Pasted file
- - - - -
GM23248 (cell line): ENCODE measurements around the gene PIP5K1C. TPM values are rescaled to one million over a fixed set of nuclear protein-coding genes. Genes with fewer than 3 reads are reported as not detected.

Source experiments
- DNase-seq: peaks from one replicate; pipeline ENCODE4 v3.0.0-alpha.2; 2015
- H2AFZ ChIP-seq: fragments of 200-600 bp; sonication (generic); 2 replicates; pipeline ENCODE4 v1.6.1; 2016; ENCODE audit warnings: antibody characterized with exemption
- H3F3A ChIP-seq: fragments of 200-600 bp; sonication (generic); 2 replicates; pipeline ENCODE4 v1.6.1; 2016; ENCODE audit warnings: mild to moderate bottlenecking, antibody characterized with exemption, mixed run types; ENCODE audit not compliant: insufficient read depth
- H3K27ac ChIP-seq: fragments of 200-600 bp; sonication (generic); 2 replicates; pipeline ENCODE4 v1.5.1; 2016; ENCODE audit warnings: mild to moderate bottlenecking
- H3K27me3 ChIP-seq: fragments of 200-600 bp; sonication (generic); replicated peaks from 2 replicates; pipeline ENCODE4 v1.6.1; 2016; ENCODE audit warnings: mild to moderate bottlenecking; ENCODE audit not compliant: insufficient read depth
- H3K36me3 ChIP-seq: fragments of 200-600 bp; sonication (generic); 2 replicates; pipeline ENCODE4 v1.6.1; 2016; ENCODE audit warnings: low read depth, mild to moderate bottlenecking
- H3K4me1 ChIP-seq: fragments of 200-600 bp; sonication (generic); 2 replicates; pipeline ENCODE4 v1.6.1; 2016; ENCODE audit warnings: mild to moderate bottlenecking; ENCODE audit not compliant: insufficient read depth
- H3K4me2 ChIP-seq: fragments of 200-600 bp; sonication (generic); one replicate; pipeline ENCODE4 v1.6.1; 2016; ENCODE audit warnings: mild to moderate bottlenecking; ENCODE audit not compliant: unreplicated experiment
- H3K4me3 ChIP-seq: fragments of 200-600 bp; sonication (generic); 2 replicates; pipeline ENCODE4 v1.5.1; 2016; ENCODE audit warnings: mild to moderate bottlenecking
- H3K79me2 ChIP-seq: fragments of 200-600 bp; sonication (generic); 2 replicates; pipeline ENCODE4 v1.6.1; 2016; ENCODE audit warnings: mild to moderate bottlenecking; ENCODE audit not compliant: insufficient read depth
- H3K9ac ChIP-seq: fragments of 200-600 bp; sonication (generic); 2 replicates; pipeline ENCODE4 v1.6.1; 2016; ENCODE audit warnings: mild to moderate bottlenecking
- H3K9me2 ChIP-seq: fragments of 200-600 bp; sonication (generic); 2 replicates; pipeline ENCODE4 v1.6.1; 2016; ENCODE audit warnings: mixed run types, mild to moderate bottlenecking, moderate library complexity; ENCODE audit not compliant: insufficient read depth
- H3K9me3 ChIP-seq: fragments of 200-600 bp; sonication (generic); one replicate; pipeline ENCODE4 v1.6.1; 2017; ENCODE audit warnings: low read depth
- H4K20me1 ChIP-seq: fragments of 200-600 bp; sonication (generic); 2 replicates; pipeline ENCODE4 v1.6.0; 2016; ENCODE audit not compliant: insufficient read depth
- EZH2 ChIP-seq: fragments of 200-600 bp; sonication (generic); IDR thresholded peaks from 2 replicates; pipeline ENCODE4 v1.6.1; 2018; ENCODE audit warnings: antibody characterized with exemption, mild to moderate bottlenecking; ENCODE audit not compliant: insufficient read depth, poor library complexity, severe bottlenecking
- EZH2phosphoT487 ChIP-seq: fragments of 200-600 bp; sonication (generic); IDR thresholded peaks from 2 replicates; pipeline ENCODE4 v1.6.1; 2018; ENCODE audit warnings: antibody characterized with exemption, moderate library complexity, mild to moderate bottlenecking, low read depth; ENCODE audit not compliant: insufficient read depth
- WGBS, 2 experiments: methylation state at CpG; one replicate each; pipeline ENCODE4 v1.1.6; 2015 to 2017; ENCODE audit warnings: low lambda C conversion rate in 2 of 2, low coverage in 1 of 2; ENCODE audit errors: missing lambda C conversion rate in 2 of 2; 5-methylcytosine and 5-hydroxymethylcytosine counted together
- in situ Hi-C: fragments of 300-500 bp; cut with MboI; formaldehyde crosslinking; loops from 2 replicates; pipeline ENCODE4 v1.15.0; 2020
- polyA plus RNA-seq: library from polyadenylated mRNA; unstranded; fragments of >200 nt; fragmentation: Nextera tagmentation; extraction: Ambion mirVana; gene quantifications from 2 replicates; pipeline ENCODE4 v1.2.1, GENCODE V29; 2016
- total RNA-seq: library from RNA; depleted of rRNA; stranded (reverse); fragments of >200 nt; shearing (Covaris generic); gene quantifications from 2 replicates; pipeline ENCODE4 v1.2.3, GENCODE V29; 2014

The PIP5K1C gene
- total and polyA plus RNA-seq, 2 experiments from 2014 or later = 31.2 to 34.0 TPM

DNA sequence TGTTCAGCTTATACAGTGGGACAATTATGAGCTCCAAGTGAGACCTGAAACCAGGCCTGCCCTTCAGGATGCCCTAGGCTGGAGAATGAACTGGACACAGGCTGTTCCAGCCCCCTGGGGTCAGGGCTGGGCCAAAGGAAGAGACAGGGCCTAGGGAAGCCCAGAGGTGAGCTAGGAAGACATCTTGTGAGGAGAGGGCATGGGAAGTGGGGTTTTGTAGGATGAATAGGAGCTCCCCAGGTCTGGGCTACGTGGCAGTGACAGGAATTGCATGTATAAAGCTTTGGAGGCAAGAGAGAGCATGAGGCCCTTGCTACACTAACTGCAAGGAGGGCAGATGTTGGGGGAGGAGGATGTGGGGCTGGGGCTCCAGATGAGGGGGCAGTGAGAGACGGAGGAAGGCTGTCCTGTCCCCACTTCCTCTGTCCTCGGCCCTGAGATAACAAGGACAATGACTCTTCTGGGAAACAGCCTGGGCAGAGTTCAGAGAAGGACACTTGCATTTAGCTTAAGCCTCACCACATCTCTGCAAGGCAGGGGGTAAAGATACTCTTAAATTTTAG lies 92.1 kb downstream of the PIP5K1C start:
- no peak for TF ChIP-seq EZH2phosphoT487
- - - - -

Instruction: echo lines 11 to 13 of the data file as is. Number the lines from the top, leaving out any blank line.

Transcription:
- H3K4me3 ChIP-seq: fragments of 200-600 bp; sonication (generic); 2 replicates; pipeline ENCODE4 v1.5.1; 2016; ENCODE audit warnings: mild to moderate bottlenecking
- H3K79me2 ChIP-seq: fragments of 200-600 bp; sonication (generic); 2 replicates; pipeline ENCODE4 v1.6.1; 2016; ENCODE audit warnings: mild to moderate bottlenecking; ENCODE audit not compliant: insufficient read depth
- H3K9ac ChIP-seq: fragments of 200-600 bp; sonication (generic); 2 replicates; pipeline ENCODE4 v1.6.1; 2016; ENCODE audit warnings: mild to moderate bottlenecking